Many illnesses and injuries go untreated in a country like Haiti, considered the poorest in the Western Hemisphere. The World Health Organization (WHO) estimates that only 50% of the Haitian population has access to primary health care services.1 In part, this is a distribution problem; 70% of health care providers work in the cities, while 70% of the population lives in the rural areas of the country.1 According to 1997 WHO figures, Haiti has only 1.2 doctors per thousand inhabitants and only one hospital bed per 1300 inhabitants.1 Pediatric deaths are tragically common. In the summer of 1996, however, a cluster of pediatric deaths due to acute renal failure attracted worldwide attention.
The first of the children with acute renal failure admitted to the General Hospital in Port-au-Prince died in November 1995. By May 1996, after more than 30 children admitted to the same hospital with similar symptoms had died, the situation was no longer a medical curiosity—it had become a medical crisis. Most of the children were younger than 5 years old, and their median age was only 29 months.2 Their story was later told in the US on the television program 60 Minutes, but the details of the successful investigation spearheaded by two US agencies, the Centers for Disease Control and Prevention (CDC) and the Food and Drug Administration (FDA), are being published here for the first time.
In 1997 and 1998, while the investigation was still recent history, the CDC and FDA participants recounted their experiences for the FDA History Office. The following account is based largely on the transcripts of these interviews.
An Epidemic of Renal Failure
On May 9, 1996, the CDC in Atlanta received its first information about the burgeoning epidemic. Neal Halsey, MD, a Johns Hopkins School of Public Health and Hygiene professor who had conducted research for decades in Haiti, was in the country to discuss his latest project, a study of HIV transmis sion between mothers and infants. Halsey, who had begun his career as an officer in the CDC s Epidemic Intelli¬gence Service (EIS), immediately sensed that a rapid, full-scale CDC investigation would be much more effective in pinpointing the cause of the epidemic than the ad hoc work then underway at the General Hospital.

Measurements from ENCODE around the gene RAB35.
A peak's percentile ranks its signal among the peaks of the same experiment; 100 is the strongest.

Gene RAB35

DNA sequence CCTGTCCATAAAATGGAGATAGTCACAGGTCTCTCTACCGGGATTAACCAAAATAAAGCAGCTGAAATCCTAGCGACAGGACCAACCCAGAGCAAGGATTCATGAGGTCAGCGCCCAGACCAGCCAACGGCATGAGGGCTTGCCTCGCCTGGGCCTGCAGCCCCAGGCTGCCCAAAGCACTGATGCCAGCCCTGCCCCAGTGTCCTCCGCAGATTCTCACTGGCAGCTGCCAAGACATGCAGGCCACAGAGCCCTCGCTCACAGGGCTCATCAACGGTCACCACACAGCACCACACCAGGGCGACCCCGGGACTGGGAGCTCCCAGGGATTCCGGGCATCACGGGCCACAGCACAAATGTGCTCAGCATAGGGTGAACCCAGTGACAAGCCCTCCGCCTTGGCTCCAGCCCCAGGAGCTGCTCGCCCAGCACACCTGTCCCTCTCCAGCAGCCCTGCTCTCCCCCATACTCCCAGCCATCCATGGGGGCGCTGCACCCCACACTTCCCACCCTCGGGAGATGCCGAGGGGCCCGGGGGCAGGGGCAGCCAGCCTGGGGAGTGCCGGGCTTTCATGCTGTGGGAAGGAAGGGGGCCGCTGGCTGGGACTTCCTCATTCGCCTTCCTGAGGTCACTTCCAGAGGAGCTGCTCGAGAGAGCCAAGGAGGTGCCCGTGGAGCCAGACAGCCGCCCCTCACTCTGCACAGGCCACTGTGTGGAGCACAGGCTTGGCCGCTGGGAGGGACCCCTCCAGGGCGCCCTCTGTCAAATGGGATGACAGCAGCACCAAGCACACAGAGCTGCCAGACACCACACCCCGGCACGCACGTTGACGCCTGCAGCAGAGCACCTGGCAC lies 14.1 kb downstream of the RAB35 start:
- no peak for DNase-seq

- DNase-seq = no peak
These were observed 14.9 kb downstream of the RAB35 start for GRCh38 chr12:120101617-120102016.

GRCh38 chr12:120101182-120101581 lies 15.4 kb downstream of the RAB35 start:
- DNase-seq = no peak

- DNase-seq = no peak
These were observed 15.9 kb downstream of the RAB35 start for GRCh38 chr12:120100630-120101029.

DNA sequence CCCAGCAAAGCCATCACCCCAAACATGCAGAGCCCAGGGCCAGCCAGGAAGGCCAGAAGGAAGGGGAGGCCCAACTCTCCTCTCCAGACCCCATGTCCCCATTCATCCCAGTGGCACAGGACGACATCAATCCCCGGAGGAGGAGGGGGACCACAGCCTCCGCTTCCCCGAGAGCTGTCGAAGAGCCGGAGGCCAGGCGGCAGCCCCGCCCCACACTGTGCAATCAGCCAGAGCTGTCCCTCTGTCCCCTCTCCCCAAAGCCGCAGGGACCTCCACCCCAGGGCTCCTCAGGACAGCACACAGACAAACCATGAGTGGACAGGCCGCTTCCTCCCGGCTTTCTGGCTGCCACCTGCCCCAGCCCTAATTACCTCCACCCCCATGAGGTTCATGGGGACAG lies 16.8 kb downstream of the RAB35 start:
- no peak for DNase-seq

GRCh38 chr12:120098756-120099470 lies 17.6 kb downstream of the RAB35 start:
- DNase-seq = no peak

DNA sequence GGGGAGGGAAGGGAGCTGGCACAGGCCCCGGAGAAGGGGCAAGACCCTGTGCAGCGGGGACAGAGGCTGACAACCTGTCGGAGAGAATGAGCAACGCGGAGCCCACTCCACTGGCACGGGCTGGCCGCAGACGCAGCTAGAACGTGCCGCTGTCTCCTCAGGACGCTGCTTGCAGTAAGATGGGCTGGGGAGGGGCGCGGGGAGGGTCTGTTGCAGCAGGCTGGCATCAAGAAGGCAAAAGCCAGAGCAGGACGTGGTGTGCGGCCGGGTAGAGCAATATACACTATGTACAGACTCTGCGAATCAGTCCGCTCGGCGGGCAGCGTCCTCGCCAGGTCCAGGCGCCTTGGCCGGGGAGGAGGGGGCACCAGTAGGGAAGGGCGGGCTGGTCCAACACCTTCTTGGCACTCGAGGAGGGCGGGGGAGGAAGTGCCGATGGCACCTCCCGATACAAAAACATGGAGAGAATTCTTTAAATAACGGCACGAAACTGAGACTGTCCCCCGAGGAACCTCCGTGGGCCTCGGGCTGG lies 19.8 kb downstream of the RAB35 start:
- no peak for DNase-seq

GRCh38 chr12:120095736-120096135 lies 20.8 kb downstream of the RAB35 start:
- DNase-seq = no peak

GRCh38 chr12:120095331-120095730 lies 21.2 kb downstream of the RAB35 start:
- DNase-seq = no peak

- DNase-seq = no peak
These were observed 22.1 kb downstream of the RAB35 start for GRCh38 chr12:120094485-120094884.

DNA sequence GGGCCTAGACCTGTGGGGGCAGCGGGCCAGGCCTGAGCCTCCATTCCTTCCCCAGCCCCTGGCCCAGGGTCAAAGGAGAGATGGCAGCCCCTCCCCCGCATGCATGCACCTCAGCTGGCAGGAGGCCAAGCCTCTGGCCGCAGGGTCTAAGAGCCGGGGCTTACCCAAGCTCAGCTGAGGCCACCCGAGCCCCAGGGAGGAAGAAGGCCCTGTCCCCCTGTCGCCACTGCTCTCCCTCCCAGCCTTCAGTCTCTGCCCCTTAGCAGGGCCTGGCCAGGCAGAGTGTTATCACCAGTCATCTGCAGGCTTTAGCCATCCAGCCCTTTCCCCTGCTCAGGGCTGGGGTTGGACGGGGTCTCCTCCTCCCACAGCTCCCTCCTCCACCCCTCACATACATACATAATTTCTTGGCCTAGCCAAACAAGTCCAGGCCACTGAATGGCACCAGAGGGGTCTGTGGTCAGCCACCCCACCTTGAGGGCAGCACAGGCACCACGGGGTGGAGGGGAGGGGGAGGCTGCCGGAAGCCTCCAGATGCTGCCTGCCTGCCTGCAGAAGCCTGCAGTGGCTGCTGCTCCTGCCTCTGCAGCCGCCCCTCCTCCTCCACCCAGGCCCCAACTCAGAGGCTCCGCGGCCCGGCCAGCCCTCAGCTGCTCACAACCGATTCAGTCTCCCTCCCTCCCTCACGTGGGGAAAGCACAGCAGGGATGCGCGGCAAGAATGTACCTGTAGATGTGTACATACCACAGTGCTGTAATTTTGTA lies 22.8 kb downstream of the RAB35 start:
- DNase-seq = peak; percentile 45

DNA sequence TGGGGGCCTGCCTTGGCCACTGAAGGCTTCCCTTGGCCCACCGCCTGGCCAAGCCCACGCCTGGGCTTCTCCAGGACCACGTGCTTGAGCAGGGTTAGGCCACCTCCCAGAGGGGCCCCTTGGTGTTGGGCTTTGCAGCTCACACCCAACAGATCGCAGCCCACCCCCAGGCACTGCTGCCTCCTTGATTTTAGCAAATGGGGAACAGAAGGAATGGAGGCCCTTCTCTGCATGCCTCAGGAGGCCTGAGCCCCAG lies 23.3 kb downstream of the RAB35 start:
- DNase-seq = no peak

Halsey called two former Johns Hopkins fellows at the С DCs National Center for Infectious Diseases (NCID) who had worked under his guidance in Haiti. Halsey also arranged for biopsy and autopsy kidney specimens to be shipped back to Johns Hopkins, where a pathologist concluded that the specimens showed evidence of damage from some kind of toxin.
Renal failure is an uncommon diagnosis in children or adults, and an epidemic of renal failure is particularly unusual. Most often, infectious agents are the cause. Hemorrhagic fever with renal syndrome, for example, was observed in more than 3000 United Nations troops involved in the Korean conflict, caused by one of several hantaviruses transmitted through inhaled rat excreta. In children, however, acute renal failure is more commonly associated with hemolytic uremic syndrome. Undercooked hamburgers from fast food establishments have been blamed for many recent US outbreaks of the the epidemic was not likely to be foodborne in origin, so the RDB took over the investigation. RDB officials suspected that the epidemic was not infectious, but continued their inquiry because their office was responsible for investigating “unexplained deaths,” both nationally and internationally.
At РАНО s invitation, the CDC elected to send Katherine L. O’Brien, MD MPH, then an EIS officer, to Haiti to conduct the epidemiologic investigations. EIS officers serve for two years and, among other assignments, are responsible for conducting outbreak investigations. By tradition, the EIS officers are designated by classes according to the year they entered the Service. O’Brien had completed her pediatric residency at Johns Hopkins and then spent a year in Haiti researching HIV transmission. There she had improved her French and learned some Creole before joining the EIS Class of 1995.
Even humanitarian efforts in a country such as Haiti are often vastly complicated by both national and local politics. In retrospective interviews, O’Brien and her colleagues expressed appreciation for and amazement at the Haitian government’s willingness to put aside issues of power and control to stop the epidemic. Nonetheless, national politics as well as public health politics in Haiti remained a matter of concern as the investigations unfolded.